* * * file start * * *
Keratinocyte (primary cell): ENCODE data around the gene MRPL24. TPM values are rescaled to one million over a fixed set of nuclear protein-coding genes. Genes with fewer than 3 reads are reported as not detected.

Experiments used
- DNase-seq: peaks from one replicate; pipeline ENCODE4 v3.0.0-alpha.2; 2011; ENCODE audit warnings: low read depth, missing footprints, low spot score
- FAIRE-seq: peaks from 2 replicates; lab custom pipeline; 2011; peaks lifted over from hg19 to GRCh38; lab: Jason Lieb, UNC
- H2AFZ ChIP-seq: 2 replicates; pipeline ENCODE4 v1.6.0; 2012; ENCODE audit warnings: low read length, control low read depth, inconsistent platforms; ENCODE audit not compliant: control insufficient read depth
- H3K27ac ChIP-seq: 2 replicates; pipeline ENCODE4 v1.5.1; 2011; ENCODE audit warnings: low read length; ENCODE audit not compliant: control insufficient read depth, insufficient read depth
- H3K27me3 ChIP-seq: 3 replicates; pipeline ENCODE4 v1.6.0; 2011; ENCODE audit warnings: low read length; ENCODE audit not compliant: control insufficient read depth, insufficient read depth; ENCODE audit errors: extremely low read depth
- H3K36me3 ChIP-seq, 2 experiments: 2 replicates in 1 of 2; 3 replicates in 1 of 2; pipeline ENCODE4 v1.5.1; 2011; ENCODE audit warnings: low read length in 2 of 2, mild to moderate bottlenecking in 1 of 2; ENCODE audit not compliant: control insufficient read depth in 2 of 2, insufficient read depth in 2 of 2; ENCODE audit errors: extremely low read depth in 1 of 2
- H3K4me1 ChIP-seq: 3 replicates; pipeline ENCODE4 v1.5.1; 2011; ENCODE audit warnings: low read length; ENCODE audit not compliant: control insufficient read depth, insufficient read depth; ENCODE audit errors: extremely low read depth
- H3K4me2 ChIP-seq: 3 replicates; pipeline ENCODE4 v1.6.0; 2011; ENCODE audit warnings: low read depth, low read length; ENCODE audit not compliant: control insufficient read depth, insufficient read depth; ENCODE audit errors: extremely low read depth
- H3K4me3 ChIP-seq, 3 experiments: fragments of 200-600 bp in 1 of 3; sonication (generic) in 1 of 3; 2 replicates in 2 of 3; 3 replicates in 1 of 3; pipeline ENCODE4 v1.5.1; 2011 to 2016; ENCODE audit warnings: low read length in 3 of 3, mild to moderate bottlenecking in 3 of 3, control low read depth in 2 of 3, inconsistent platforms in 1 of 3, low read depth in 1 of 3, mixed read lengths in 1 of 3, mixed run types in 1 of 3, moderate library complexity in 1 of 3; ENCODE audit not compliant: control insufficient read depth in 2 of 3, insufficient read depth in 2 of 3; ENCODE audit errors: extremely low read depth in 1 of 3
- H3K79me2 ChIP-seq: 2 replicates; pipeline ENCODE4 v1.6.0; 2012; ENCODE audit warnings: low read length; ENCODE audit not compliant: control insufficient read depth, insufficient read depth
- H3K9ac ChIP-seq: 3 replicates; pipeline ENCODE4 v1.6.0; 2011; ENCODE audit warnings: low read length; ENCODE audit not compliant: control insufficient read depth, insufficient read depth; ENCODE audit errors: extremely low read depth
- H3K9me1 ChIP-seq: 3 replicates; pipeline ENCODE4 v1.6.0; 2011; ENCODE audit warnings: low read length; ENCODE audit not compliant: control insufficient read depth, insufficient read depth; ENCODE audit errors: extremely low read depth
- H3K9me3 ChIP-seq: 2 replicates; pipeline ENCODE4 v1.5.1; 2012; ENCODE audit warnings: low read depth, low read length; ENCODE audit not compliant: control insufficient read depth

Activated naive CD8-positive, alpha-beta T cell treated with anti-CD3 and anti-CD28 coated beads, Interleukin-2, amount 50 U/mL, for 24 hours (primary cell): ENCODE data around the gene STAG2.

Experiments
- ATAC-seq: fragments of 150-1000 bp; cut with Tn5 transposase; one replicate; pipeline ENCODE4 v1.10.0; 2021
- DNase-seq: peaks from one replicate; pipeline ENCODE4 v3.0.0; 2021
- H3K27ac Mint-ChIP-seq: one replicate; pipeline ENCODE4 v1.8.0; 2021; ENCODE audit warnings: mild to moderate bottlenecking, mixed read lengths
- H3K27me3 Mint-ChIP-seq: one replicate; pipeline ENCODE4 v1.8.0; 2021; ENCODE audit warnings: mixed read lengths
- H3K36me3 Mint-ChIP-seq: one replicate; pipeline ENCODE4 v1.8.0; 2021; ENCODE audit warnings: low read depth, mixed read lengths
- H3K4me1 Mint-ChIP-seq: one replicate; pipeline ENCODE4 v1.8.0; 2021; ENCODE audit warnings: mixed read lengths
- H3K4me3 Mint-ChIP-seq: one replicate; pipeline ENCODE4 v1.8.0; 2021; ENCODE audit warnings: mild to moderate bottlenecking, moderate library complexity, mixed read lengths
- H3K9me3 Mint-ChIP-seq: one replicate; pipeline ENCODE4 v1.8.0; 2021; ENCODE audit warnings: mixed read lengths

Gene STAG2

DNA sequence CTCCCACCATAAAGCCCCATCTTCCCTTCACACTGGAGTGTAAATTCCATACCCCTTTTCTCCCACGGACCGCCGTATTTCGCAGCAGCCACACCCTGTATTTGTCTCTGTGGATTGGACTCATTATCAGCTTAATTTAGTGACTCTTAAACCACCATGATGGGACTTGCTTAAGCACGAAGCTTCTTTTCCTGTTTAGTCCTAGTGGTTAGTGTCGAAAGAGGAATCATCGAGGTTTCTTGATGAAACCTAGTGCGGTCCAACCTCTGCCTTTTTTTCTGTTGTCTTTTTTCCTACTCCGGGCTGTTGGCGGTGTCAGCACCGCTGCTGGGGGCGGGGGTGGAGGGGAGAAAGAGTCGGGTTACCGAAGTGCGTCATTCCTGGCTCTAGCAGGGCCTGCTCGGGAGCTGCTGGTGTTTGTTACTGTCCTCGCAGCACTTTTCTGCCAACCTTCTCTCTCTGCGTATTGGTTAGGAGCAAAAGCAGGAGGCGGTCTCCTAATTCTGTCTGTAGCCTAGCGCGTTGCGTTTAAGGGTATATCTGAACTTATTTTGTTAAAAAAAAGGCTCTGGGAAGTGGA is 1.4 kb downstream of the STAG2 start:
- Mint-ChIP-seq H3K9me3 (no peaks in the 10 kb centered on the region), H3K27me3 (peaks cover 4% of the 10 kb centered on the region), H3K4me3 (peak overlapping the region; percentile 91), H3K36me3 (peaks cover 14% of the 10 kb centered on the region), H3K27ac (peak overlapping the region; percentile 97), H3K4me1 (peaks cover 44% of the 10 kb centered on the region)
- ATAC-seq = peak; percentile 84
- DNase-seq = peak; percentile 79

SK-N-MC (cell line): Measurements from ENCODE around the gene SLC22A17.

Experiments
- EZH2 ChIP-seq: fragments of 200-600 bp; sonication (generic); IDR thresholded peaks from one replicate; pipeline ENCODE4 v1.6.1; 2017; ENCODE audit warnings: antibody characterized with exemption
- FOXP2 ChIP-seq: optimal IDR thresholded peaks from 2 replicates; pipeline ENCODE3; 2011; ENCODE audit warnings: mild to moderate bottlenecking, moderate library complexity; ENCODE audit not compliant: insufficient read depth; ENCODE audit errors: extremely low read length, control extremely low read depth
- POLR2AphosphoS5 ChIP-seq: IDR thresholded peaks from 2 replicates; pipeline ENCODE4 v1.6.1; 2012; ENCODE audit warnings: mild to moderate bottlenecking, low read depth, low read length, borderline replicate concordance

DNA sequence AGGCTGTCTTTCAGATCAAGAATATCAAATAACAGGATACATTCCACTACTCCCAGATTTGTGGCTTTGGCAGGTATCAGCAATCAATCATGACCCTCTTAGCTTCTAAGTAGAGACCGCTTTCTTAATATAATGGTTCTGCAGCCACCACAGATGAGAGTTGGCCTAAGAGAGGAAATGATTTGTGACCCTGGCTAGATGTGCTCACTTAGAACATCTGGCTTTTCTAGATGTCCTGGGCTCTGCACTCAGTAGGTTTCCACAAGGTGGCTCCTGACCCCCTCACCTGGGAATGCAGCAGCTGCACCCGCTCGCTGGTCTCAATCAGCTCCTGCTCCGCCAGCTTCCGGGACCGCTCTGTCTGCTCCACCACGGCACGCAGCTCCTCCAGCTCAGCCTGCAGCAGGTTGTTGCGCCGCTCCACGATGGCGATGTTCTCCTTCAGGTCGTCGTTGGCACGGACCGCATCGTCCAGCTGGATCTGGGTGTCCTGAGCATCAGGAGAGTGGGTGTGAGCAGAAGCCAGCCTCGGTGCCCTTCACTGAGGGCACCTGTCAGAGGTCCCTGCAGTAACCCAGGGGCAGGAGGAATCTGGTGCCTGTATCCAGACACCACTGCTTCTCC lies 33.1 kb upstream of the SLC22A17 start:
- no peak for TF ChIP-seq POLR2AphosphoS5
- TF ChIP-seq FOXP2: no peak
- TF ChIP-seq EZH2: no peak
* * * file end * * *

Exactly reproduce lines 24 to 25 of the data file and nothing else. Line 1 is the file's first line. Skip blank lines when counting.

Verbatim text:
- H3K4me3 Mint-ChIP-seq: one replicate; pipeline ENCODE4 v1.8.0; 2021; ENCODE audit warnings: mild to moderate bottlenecking, moderate library complexity, mixed read lengths
- H3K9me3 Mint-ChIP-seq: one replicate; pipeline ENCODE4 v1.8.0; 2021; ENCODE audit warnings: mixed read lengths